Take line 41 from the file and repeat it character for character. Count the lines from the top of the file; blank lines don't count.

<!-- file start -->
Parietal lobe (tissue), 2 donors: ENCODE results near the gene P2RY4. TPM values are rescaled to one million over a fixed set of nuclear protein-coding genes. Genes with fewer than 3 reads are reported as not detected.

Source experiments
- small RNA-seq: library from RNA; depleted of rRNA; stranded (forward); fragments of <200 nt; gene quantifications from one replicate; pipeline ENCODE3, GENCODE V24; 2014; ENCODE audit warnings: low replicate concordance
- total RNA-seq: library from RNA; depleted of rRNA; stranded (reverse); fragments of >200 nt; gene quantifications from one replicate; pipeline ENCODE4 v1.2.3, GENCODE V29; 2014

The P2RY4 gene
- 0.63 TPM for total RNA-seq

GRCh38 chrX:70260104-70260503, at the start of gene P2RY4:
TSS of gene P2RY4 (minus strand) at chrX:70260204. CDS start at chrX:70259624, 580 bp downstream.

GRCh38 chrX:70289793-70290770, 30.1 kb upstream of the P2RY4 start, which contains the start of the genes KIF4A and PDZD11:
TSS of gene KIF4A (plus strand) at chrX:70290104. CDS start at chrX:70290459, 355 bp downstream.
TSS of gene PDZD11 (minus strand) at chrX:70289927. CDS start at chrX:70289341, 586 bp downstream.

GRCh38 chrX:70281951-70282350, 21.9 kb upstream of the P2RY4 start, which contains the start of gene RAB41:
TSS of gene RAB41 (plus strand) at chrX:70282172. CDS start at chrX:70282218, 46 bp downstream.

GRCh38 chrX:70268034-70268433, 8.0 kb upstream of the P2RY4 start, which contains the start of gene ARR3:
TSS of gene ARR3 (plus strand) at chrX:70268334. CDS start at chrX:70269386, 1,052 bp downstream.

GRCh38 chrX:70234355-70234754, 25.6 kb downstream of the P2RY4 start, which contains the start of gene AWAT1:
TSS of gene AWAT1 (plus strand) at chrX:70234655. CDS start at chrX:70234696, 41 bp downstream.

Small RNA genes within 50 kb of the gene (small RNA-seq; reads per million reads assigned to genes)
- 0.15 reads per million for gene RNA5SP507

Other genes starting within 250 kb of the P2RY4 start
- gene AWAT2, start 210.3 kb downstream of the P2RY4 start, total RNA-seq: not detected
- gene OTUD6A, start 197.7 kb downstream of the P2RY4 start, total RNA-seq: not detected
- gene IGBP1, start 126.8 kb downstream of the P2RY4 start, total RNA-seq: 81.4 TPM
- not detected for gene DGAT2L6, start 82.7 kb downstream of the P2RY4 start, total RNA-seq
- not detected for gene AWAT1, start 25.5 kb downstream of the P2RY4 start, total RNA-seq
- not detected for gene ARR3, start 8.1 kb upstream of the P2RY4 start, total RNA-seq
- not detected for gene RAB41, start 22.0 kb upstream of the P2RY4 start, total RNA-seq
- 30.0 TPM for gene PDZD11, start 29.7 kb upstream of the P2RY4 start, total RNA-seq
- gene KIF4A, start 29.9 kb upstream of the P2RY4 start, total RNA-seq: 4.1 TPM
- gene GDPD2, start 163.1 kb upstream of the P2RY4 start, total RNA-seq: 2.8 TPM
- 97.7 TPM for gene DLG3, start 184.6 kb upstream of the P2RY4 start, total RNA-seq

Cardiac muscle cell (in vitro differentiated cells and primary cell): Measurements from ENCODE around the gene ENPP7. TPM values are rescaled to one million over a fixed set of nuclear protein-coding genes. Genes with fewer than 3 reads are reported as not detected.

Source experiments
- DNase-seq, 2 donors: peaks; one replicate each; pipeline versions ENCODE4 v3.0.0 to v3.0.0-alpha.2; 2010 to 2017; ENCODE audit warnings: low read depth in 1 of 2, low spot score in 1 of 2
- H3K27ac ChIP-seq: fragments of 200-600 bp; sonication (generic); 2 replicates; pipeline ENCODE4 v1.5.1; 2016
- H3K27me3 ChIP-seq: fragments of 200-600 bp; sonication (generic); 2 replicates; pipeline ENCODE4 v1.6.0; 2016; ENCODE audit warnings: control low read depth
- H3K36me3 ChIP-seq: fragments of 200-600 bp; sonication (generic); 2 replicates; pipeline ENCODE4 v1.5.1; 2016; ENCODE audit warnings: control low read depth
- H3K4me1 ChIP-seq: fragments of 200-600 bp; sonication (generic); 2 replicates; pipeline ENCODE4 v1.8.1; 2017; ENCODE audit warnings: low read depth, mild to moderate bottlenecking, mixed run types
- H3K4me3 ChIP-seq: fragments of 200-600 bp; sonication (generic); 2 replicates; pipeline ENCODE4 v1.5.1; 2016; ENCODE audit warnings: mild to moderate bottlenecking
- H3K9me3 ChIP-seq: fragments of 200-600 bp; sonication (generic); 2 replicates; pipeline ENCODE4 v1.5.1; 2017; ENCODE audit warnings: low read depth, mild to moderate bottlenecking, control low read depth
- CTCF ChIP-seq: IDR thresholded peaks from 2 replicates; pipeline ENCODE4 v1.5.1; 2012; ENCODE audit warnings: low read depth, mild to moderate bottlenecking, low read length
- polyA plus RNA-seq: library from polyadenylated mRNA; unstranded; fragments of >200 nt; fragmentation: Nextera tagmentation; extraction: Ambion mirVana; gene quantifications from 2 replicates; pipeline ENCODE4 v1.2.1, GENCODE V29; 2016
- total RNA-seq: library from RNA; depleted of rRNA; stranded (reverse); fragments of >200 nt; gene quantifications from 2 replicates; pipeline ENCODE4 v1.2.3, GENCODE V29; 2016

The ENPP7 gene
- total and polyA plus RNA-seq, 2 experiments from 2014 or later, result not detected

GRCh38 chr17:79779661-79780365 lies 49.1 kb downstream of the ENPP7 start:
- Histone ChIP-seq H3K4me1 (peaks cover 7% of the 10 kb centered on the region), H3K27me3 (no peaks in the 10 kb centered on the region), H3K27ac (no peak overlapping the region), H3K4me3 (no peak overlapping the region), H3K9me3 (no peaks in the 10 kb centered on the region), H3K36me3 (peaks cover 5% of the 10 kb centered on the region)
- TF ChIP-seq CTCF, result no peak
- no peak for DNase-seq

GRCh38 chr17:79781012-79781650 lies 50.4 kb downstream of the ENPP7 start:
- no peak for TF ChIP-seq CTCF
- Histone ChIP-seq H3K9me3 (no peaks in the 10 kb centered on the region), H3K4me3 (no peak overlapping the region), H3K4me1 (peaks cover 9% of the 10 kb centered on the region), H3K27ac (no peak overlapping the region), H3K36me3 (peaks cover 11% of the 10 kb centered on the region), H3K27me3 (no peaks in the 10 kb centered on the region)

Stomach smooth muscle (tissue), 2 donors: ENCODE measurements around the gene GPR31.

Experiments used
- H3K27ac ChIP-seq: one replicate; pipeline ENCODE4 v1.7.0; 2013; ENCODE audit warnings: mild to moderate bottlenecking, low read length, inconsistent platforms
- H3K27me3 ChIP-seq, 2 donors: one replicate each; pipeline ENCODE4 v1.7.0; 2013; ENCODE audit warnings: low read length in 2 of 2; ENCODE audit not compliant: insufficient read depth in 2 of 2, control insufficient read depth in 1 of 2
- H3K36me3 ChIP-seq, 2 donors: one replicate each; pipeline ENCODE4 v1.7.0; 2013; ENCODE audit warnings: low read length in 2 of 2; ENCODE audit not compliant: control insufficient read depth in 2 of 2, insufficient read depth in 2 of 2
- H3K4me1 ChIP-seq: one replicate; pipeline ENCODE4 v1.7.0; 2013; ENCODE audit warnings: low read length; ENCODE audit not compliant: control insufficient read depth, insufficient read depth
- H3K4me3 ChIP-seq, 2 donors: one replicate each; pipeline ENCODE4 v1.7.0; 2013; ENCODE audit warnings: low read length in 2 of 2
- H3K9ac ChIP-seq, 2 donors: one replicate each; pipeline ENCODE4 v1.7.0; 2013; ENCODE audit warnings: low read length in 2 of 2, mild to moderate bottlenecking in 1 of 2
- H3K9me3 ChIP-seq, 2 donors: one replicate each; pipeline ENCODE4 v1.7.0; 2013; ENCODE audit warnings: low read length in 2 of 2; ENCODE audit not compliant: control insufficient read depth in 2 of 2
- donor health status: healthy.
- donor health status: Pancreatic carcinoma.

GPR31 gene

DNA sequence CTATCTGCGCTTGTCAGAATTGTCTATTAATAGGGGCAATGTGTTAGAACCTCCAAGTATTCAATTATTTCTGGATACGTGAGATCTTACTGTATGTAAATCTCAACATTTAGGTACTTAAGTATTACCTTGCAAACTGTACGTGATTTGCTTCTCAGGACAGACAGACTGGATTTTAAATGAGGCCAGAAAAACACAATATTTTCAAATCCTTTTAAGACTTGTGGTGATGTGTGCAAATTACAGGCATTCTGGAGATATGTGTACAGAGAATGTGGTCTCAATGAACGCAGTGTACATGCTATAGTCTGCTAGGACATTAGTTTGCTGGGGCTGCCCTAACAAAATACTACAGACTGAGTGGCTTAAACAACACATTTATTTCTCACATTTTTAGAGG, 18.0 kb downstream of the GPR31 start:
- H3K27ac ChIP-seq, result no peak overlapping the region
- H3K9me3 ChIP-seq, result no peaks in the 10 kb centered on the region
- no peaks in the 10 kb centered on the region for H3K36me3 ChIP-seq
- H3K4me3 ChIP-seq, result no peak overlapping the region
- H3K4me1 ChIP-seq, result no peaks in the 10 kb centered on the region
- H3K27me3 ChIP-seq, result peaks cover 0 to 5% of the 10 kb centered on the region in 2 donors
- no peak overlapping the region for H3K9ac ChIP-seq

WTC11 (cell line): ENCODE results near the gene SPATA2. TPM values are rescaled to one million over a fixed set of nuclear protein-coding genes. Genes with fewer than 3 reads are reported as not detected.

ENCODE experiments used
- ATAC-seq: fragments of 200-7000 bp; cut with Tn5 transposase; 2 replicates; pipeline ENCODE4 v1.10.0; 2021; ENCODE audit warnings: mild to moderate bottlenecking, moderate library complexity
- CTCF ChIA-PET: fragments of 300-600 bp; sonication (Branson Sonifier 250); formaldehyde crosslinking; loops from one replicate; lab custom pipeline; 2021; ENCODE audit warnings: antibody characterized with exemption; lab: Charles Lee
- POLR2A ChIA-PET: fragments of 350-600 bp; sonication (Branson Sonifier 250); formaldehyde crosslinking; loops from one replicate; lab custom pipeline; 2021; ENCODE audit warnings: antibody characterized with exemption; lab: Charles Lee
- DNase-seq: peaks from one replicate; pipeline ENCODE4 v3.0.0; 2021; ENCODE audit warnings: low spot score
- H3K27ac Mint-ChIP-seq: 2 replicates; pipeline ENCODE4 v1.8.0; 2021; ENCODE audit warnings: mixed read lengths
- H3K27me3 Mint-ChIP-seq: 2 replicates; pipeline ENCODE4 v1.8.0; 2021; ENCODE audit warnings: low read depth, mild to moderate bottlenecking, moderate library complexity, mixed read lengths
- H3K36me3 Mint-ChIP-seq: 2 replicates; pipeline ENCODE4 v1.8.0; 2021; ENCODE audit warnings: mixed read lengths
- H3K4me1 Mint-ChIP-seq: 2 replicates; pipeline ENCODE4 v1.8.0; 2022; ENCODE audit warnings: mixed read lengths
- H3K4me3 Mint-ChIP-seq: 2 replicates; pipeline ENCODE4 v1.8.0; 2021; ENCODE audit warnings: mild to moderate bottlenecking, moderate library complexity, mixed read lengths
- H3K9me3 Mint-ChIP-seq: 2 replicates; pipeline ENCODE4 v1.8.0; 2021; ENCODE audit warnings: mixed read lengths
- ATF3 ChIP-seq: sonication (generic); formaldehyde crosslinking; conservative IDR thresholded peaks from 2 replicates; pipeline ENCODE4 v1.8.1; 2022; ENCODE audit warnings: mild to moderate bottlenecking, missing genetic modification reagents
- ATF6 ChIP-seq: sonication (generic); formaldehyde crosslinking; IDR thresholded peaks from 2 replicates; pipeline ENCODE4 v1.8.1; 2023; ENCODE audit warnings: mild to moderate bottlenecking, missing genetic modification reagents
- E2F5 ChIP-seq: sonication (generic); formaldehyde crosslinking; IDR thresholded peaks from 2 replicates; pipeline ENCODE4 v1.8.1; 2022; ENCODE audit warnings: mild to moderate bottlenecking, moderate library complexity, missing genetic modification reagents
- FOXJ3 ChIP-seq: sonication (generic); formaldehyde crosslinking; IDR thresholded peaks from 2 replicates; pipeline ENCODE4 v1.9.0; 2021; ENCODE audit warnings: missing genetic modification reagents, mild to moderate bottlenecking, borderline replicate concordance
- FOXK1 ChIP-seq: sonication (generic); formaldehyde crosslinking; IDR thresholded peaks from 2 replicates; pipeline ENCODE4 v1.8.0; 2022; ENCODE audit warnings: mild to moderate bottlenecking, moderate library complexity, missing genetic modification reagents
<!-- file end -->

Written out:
- CTCF ChIP-seq: IDR thresholded peaks from 2 replicates; pipeline ENCODE4 v1.5.1; 2012; ENCODE audit warnings: low read depth, mild to moderate bottlenecking, low read length